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    • NetBIOS Node Types

      NetBIOS Node Types

      A NetBIOS node type is a method that a computer uses to resolve a NetBIOS name into an IP address. A NetBIOS node type allows an administrator to configure the order and method that a client uses when resolving NetBIOS names to IP addresses. Understanding how the various node types function will help users to

    • NetBEUI

      NetBEUI

      NetBEUI (NetBIOS Extended User Interface) is a program used for communication between applications installed on separate computers within the same LAN (Local Area Network). It is an upgraded version of NetBIOS and provides much more flexibility and functionality by rearranging the information in a data transmission. Like NetBIOS, NetBEUI is not a networking protocol and

    • Network Load Balancing

      Network Load Balancing

      Network Load Balancing Overview Network Load Balancing (NLB), included in Windows 2000 and Windows Server 2003 can be used if you need to provide increased levels of availability for TCP/IP applications. All versions of Windows Server 2003 include NLB. While NLB is automatically installed, it is not enabled. In a NLB cluster, client requests are

    • Understanding NetBIOS Name Resolution

      Understanding NetBIOS Name Resolution

      NetBIOS, broadcasts names to listening nodes on the network. NetBIOS utilizes a User Datagram Protocol (UDP) query to broadcast names. NetBIOS names identified computers on the network before the introduction of Windows 2000. The NetBIOS name is resolved to an IP address through Windows Internet Name Service (WINS), broadcasting, or the LMHOSTS file. If the

    • Understanding the Microsoft Model

      Understanding the Microsoft Model

      Microsoft Model Overview Before Windows NT 3.1 was released, users had to obtain the TCP/IP protocol suite from a third party, and then install it. This was necessary for users to connect to the network, which in turn usually resulted in a number of issues. When it came to network communication, the TCP/IP software which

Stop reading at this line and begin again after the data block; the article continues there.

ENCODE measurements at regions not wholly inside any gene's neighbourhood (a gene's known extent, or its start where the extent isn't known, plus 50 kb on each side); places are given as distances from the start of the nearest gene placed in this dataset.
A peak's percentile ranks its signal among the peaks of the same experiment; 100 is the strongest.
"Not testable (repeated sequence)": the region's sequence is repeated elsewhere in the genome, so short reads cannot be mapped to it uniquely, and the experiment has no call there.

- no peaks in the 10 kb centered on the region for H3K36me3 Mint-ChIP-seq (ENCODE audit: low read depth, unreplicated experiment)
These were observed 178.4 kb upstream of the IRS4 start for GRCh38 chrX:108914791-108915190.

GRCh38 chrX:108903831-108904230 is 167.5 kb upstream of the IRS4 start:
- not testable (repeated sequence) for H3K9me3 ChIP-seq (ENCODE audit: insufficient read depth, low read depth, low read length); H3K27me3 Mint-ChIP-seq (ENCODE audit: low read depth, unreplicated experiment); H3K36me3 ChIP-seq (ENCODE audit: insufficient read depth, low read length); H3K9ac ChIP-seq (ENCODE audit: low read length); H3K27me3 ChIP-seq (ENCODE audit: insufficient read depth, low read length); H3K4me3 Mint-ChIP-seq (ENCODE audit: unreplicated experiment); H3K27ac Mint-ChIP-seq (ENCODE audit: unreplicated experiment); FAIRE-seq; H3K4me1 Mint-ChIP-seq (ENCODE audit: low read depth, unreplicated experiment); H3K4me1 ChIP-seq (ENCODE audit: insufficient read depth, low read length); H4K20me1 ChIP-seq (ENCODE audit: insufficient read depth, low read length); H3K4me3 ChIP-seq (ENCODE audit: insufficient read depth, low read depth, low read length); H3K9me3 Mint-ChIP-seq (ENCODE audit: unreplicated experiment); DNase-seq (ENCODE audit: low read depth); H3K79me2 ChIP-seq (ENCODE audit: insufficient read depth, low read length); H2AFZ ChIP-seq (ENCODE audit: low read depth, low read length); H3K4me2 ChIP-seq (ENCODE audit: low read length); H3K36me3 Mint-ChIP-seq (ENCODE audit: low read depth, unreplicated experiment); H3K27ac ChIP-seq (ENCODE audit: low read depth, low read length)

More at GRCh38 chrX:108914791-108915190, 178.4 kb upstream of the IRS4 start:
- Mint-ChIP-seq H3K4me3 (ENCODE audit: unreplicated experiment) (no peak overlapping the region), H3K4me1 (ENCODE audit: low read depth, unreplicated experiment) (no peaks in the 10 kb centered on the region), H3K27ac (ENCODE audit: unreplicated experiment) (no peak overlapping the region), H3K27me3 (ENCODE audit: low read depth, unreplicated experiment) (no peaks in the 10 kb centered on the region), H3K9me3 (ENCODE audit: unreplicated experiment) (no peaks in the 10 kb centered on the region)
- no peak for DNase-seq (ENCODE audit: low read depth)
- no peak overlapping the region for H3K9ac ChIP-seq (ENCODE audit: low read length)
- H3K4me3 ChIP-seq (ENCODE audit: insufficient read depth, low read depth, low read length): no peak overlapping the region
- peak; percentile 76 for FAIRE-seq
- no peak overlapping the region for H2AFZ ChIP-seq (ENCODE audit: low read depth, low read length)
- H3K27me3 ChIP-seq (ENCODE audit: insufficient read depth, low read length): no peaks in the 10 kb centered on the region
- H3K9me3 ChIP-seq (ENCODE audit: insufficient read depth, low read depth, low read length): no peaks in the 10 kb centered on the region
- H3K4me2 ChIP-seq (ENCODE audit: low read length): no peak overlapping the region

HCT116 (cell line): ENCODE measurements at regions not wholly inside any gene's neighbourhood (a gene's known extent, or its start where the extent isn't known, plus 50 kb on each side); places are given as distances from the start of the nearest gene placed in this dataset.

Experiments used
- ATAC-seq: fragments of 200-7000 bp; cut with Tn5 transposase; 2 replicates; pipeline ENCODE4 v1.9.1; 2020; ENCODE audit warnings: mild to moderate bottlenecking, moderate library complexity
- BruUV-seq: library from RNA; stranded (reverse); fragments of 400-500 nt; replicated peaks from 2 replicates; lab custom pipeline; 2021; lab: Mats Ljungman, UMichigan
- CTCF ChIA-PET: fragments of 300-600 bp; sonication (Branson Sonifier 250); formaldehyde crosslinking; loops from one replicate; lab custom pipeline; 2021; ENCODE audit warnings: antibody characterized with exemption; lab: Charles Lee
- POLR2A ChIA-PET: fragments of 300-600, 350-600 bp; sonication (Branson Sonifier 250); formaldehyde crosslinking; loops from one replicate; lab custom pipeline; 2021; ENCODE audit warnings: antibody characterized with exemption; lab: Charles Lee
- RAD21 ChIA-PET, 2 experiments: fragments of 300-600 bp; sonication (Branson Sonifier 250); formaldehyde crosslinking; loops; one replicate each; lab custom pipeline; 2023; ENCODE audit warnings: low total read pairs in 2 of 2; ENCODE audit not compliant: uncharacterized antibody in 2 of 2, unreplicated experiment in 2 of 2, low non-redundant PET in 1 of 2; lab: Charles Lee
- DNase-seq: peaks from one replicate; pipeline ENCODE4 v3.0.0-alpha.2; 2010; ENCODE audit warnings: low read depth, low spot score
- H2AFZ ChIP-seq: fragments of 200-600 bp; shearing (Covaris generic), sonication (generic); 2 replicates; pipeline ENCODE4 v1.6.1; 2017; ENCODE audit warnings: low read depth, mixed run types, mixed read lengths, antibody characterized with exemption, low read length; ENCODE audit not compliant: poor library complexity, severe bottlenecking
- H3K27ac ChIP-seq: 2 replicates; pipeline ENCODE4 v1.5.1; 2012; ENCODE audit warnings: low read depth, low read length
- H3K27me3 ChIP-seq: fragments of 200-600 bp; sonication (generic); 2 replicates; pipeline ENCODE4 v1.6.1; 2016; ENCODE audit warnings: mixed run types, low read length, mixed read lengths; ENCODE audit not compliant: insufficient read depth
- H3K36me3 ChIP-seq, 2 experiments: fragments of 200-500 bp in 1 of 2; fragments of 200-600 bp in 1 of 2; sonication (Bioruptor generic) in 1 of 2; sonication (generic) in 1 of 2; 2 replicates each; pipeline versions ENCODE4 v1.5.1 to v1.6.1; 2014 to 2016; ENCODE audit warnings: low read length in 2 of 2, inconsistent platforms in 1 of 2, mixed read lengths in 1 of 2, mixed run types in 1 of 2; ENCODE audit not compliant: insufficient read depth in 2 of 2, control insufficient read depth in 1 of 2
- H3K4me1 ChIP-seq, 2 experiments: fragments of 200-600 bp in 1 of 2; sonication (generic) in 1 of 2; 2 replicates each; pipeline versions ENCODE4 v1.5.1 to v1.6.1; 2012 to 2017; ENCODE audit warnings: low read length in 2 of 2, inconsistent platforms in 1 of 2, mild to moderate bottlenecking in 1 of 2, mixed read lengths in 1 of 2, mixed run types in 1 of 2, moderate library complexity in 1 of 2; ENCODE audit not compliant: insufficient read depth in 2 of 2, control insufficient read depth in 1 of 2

• How to Open TCP Ports in Windows

      How to Open TCP Ports in Windows

      Opening TCP ports in Windows may be necessary for certain applications to run correctly. Each application may require a specific port to operate on. While a computer can and does open ports on its own, it may have to be done manually in certain situations. Here is a simple procedure. Step 1. Launch Windows and

    • NetBIOS Names

      NetBIOS Names

      A NetBIOS name is an identifier that NetBIOS services running on a computer use. It is a combination of a 15 character (byte) name and a 16th character denoting the service. These names identify resources on the NetBIOS network. NetBIOS cannot do name resolution on the Internet because NetBIOS names are single part names and

    • Installing and Configuring TCP/IP

      Installing and Configuring TCP/IP

      Installing TCP/IP TCP/IP is installed automatically when the Windows Server 2003 setup process runs. It is not usually necessary to install TCP/IP after the Windows Server 2003 setup process completed. The instances when you might need to manually install TCP/IP are listed below: TCP/IP was disabled when the Windows Server 2003 setup process executed. TCP/IP

    • Analyzing Organizational Requirements for Network Infrastructure Planning

      Analyzing Organizational Requirements for Network Infrastructure Planning

      Determining Information Flow Requirements To determine the information flow of the organization, you need to include a number of factors, of which the main ones are listed below. Accessing data or information should be one of the main concerns when planning the network design: The data that needs to be accessed by users. The location

    • Understanding the Department of Defense Network Model

      Understanding the Department of Defense Network Model

      Department of Defense Network (DoD) Network Model Introduction Back in 1960, systems were primarily made up of mainframe computers, and were typically owned by fairly large companies and government institutions. Because mainframe computers run different proprietary software, and due to mainframes not being able to communicate between each other, special code (interface) had to be

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